### Maximum number of servers

The maximum number you can use for the *Number of servers* argument is five million.

## Calculation engine functionality differences

## Examples

In this example, the *Call Centers* list is on columns, and line items on rows. The first three line items contain the scheduled number of servers, arrival rate of requests, and average duration to fulfil requests. The fourth line item, *Blocking Possibility* calculates the possibility of a call being blocked using a formula.

The final two line items are a numeric line item, *Required Extra Agents*, to adjust the number of servers, and a formula that displays the blocking possibility after adjustment. This can be used to adjust the number of servers until the desired blocking possibility is reached (in this case, less than 5%).

Both of the line items that contain formulas use the **Percentage** format with two decimal places to display the possibility as a percentage.

Call Center 1 | Call Center 2 | Call Center 3 | Call Center 4 | |

Scheduled Number of Servers | 25 | 45 | 50 | 39 |

Request Arrival Rate | 0.76 | 0.93 | 1.4 | 1.2 |

Average Duration | 25 | 55 | 45 | 66 |

Blocking Possibility
| 3.63% | 18.58% | 24.74% | 51.88% |

Extra Servers | -1 | 12 | 19 | 46 |

Amended Blocking Possibility
| 4.85% | 4.69% | 4.57% | 4.60% |

For example, you can use the ERLANGC function to ensure that a certain percentage do not enter a queue.

## Syntax

`ERLANGC(Number of servers, Arrival rate, Average duration)`

## Arguments

Argument | Data type | Description |

Number of servers | Number | The number of servers (for example, call center agents) available to process requests. |

Arrival rate | Number | The interval between the arrival of each request. |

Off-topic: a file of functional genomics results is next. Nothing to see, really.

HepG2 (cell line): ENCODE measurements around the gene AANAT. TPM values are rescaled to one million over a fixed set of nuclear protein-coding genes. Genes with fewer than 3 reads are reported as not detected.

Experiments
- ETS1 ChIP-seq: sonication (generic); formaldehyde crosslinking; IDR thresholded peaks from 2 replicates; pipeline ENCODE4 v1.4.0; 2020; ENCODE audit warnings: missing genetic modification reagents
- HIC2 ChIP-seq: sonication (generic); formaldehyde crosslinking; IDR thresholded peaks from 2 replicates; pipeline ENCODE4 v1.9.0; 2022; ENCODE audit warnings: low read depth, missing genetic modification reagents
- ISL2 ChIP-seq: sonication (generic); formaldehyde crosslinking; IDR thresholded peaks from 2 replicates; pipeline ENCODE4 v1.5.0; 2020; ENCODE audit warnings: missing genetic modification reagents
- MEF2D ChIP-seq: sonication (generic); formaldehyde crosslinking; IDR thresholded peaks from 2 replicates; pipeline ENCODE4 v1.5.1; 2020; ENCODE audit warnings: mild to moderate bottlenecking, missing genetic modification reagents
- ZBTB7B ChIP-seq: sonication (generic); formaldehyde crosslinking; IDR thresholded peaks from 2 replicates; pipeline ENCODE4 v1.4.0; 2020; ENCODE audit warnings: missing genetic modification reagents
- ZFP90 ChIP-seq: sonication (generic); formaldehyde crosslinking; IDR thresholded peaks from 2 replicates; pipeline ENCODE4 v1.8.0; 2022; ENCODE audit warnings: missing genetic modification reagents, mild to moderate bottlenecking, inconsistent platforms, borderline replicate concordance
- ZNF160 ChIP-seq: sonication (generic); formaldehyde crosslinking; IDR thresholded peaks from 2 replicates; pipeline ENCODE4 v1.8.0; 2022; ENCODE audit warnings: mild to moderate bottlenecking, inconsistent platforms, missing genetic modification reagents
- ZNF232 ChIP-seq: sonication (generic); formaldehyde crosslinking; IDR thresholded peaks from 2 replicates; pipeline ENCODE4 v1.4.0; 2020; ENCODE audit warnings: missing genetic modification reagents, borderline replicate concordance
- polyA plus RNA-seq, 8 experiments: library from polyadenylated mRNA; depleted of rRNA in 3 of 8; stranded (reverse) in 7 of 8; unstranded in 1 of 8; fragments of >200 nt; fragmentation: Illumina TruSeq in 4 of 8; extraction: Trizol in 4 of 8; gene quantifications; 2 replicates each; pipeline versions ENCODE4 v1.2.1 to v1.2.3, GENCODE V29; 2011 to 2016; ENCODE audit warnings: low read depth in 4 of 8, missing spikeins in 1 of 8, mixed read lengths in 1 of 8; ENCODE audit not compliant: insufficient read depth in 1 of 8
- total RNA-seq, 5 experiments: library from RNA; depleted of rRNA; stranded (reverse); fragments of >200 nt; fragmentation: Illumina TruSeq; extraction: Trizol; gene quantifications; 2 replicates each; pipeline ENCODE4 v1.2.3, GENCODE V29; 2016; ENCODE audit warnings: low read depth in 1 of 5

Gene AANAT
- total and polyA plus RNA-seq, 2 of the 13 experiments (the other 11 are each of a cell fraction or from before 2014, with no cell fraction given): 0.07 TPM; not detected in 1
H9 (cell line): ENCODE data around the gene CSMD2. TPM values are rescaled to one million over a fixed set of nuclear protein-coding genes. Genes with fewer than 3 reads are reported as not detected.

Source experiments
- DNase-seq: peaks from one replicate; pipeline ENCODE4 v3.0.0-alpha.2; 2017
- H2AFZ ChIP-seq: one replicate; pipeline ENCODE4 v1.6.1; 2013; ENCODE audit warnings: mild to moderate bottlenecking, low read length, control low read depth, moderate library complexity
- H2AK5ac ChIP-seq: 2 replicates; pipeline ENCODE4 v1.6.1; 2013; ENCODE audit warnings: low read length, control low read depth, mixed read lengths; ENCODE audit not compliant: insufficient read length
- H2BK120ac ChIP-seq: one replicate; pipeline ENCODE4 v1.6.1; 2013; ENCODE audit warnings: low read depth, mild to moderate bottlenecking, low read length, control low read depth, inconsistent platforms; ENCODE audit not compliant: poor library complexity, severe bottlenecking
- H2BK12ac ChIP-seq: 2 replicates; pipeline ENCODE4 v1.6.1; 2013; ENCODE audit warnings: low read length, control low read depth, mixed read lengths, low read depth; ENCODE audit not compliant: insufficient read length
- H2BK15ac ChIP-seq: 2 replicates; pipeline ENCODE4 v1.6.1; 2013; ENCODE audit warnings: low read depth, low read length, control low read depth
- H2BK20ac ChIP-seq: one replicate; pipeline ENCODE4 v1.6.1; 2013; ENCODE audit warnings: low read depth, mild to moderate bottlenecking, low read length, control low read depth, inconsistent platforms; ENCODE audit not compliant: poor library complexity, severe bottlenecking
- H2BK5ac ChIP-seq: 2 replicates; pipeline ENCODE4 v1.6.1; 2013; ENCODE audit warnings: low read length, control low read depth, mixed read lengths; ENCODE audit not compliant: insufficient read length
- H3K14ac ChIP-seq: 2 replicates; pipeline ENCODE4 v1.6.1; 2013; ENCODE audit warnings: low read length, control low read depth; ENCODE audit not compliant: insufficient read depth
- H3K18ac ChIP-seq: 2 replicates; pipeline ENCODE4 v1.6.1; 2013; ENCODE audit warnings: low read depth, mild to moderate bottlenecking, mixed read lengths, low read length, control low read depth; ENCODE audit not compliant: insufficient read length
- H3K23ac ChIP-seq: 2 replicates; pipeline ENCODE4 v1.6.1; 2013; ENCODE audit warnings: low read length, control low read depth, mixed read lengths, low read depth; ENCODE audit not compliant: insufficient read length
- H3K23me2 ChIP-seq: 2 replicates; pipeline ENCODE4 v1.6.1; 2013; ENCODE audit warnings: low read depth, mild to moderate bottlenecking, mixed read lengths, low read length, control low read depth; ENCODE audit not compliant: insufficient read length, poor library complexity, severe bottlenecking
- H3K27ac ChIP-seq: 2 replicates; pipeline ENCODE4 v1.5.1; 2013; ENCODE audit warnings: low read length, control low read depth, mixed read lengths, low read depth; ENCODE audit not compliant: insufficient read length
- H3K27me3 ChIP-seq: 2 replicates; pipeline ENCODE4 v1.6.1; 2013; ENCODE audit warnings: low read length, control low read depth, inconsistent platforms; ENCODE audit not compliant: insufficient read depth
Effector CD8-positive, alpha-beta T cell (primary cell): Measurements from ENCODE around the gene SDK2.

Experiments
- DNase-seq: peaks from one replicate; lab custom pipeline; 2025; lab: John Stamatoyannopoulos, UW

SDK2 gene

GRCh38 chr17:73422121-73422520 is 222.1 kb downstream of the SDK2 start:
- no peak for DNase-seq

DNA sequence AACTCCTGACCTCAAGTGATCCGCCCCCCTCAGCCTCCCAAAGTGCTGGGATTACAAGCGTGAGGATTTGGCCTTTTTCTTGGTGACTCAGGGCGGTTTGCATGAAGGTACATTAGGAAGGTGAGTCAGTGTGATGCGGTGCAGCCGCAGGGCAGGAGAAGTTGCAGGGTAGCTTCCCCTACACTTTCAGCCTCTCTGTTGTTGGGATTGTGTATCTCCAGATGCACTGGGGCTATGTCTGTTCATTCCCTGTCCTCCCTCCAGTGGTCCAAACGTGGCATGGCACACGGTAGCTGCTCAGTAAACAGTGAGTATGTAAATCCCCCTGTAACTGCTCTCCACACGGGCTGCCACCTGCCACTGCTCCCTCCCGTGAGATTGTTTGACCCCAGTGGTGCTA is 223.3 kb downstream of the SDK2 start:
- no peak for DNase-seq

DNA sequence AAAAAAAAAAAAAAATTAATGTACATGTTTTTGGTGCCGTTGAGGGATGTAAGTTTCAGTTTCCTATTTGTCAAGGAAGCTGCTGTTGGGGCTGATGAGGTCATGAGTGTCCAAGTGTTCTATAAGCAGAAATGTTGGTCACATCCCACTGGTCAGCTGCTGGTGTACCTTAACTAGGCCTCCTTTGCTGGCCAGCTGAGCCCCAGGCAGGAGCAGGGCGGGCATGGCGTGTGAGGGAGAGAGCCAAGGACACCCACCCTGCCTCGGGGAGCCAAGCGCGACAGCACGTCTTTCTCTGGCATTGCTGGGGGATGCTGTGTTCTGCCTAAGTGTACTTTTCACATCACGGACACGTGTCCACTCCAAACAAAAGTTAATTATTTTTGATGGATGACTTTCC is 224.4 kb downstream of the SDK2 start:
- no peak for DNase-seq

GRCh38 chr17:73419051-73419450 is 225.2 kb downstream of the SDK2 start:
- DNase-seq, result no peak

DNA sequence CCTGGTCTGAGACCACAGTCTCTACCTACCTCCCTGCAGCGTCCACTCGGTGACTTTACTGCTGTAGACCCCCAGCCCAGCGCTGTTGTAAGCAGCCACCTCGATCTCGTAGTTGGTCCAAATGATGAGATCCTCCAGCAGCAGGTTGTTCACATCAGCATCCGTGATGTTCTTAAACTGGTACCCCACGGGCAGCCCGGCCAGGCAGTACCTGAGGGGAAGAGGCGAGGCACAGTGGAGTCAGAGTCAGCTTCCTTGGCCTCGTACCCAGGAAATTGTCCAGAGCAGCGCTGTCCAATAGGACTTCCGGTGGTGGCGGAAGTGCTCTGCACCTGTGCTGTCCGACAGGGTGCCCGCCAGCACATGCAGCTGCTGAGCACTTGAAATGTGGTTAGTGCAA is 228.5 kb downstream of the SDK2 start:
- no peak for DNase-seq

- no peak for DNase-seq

Average duration | Number | The average duration it takes to process each request. |

The ERLANGC function returns a number, which is the probability a request is placed in an infinite queue.

## Additional information

### How Erlang C is calculated

Erlang C is the solution to this equation:

In this equation:

- x is the
*Number of servers*. - y is the
*Arrival rate*. - z is the
*Average duration*. - a is the offered load, which is y multiplied by z.
- p is the offered load per server, which is a divided by x.

## Constraints

### Time unit for arguments

The *Arrival rate* and *Average duration* arguments do not have to use a specific time unit. For example, they can be seconds or minutes. However, both arguments must use the same time unit.

### Maximum number of servers

The maximum number you can use for the *Number of servers* argument is five million.

## Calculation engine functionality differences

## Examples

In this example, the *Call Centers* list is on columns, and line items on rows. The first three line items contain the scheduled number of servers, arrival rate of requests, and average duration to fulfil requests. The fourth line item, *Queuing Possibility* calculates the possibility of a call entering a queue using a formula.

The final two line items are a numeric line item, *Extra Agents*, to adjust the number of servers, and a formula that displays the blocking possibility after adjustment. This can be used to adjust the number of servers until the desired blocking possibility is reached (in this case, less than 15%).